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OP 005
DEVELOPMENT OF A JOINT INJECTION/ASPIRATION SIMULATION COURSE FOR SPECIALITY TRAINEES IN RHEUMATOLOGY
  1. Rasha Omer1,
  2. Anetha Sabanathan2,
  3. Lisa Dunkley3,
  4. Makani Purva4
  1. 1Leadership and Simulation Fellow, Sheffield Teaching Hospitals NHS Foundation Trust
  2. 2Leadership and Simulation Fellow, Hull Royal Infirmary, Hull and East Yorkshire NHS Trust
  3. 3Consultant Rheumatologist, Royal Hallamshire Hospital, Sheffield Teaching Hospitals NHS Foundation Trust
  4. 4Consultant Anaethetist, Hull Royal Infirmary, Hull and East Yorkshire NHS Trust

Abstract

Background The JRCPTB* Training curriculum for Rheumatology mandates that trainees should be able to:

1. Describe the surface anatomy of the musculoskeletal system

2. Gain competences in joint and soft tissue injections.

This is usually achieved in an informal basis. Simulation can provide a realistic learning opportunity to develop this skill. We designed and ran a simulation course to aid trainees in achieving these competencies.

Methodology 10 junior rheumatology trainees were invited to participate. The course started with a lecture which covered indications and contraindications to procedures including a summary of results from a regional survey of Rheumatology consultants and registrars on joint injection techniques. Faculty consisted of 4 Rheumatology Consultants and 3 Senior Registrars. At least one faculty member per station was present to provide instructions. Actors were used to demonstrate knee, shoulder and ankle/foot surface anatomy. Instructors demonstrated elbow, hand and wrist anatomy on themselves. Self-reported level of confidence using Likert score Pre and Post workshop questionnaires were used for evaluation.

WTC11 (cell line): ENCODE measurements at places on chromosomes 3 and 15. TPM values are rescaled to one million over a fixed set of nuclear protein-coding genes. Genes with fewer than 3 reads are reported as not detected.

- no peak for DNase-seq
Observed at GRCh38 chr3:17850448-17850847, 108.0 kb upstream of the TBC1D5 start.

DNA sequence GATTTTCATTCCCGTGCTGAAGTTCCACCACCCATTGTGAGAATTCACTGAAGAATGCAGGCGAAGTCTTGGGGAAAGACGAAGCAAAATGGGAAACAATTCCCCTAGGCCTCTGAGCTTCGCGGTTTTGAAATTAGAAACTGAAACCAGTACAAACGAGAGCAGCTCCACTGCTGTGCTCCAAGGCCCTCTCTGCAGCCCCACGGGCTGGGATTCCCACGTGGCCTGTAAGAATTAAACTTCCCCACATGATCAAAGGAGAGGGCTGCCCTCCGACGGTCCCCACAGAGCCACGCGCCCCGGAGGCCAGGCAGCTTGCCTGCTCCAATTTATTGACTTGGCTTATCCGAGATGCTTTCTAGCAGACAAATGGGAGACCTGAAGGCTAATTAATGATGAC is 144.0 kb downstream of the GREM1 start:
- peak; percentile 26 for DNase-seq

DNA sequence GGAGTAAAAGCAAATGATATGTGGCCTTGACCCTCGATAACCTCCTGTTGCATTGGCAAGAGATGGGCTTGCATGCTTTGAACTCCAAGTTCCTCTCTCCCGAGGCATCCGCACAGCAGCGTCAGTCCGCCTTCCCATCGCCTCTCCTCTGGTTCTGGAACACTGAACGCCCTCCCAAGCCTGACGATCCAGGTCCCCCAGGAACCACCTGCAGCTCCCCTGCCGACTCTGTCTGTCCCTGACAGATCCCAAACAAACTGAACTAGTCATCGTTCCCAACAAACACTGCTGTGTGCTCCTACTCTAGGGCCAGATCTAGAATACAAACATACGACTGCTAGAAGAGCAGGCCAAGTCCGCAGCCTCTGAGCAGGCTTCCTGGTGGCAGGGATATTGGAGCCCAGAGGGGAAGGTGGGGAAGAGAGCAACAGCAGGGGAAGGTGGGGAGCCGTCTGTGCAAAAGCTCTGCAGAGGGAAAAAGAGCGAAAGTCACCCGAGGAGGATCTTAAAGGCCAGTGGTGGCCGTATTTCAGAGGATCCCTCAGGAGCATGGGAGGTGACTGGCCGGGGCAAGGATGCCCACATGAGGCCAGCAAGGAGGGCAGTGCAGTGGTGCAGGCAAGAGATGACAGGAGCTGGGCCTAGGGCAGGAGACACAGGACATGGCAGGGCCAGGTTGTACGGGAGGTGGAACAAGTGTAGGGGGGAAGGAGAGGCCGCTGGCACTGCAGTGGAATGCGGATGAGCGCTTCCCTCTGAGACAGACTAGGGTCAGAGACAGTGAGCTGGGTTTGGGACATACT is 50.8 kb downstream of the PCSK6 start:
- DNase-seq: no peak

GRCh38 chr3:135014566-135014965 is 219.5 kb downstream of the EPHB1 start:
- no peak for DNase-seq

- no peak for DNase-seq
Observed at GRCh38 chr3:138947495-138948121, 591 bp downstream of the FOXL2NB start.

Results 9/10 of the trainees felt that the session met their learning objectives. Confidence levels increased non-significantly in performing wrist, carpel tunnel, glenohumeral, subacromial and knee injection. Confidence levels increased significantly in performing ankle, acromoclavicular, elbow and epicondyle injections.

Conclusions It is possible to successfully run a simulated joint injection course which can improve confidence levels in trainees.

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